Part 1 – Sorting, evaluating and reviewing

I  began my sorting exercise by collecting together the samples that I felt were the most interesting or provided the best source to develop further. Here are my selected samples:

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Crumpling – embossing egg cups, This sample worked really well and has quite an exciting texture to it. I would like to be able to re-create it in fabric or perhaps use it in more of a sculptural way with a hard material. It may also work well left as paper but stiffened in some way.

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Moulded over objects. In this case the crumpled paper was moulded over a roll of brown parcel tape. This sample reminds me of a rough gnarled tree and as such could be developed into a hanging of some description coloured and embellished to enhance it’s bark like qualities.

Of all the crumpling and pleating tecniques I tried during these projects these are my favourite three results. I particularly like the rotationally pleated sculptural forms. I ended up with a visually & textural exciting samples that I would like to investigate further especially enhancing the pleats as I did in the third sample below:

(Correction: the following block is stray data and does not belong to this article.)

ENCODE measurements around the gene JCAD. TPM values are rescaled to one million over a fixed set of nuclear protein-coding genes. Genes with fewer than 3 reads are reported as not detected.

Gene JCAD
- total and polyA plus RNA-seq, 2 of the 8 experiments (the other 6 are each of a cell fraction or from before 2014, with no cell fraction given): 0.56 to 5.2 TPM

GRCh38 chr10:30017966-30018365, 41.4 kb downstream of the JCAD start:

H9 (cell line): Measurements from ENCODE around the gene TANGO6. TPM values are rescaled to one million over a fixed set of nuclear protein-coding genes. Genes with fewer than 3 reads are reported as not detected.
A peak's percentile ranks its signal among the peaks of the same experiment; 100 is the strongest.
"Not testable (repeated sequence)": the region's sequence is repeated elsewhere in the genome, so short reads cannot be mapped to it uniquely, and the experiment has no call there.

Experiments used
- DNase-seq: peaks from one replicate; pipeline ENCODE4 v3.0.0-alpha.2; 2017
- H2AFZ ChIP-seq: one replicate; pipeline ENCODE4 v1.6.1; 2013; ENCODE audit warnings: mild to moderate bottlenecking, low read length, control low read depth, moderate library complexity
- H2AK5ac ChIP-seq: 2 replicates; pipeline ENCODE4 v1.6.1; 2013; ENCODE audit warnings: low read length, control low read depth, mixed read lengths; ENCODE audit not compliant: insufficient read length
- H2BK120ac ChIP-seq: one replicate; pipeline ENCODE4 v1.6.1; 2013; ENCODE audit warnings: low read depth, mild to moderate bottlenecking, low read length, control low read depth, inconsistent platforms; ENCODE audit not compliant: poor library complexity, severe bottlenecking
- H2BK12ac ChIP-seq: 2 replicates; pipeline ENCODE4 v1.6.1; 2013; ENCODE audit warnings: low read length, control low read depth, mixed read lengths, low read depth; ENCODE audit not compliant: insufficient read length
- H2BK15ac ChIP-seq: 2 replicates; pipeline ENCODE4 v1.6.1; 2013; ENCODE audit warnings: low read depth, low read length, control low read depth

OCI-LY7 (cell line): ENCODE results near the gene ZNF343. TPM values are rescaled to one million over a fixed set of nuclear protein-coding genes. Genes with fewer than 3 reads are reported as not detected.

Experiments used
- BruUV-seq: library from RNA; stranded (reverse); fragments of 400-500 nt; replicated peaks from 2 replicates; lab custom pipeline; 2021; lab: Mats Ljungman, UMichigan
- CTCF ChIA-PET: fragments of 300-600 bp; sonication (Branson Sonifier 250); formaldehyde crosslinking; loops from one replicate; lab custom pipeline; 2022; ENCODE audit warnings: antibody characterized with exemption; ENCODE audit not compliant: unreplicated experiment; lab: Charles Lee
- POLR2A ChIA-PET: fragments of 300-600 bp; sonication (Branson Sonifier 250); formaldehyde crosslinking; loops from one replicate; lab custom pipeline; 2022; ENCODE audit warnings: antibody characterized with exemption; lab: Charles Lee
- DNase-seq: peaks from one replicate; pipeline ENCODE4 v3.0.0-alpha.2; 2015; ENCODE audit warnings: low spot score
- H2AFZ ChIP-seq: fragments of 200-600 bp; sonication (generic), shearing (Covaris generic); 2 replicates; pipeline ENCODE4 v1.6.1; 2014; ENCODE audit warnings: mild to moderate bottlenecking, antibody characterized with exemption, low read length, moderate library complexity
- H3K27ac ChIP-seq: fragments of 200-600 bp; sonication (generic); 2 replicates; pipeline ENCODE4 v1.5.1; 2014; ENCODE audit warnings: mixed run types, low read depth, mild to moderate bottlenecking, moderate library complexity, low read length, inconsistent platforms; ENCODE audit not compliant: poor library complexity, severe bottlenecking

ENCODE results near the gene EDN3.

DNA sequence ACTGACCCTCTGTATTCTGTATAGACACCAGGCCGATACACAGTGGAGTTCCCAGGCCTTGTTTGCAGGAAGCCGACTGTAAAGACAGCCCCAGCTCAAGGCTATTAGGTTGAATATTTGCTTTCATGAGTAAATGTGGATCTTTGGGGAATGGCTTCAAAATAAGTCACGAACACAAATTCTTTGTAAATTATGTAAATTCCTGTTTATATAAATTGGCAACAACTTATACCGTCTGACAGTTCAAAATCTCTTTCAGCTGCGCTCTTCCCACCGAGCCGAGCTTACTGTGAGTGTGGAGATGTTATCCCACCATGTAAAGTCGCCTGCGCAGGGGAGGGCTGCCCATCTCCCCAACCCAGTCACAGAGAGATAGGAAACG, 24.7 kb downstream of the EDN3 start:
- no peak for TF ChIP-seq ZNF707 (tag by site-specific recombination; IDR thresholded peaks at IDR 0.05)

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Rotational crumpling – spiral ribs

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The way this sample folds and curls reminds me of a conch shell. It might be interesting to look into this aspect of the sample in more detail.

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Rotational crumpling – sculptural forms embellished with stitches.

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Two layers of carrier bags pressed for a little longer so they started to melt a little. I was very careful to insure that they did not start to burn. I like the texture achieved on this sample. It is ripe for stitching into and perhaps melting further.

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Taking the layered idea further with more layers and shapes cut and manipulated to create line and shape in the sample. I feel that this sample would benefit from some areas being cut out and others added to with stitch or applied shapes.

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A bubble wrap and carrier bag sandwich containing found items. I like the way that the pink carrier bag has taken on the bubbled effect during the fusing process. I found this hard to achieve again.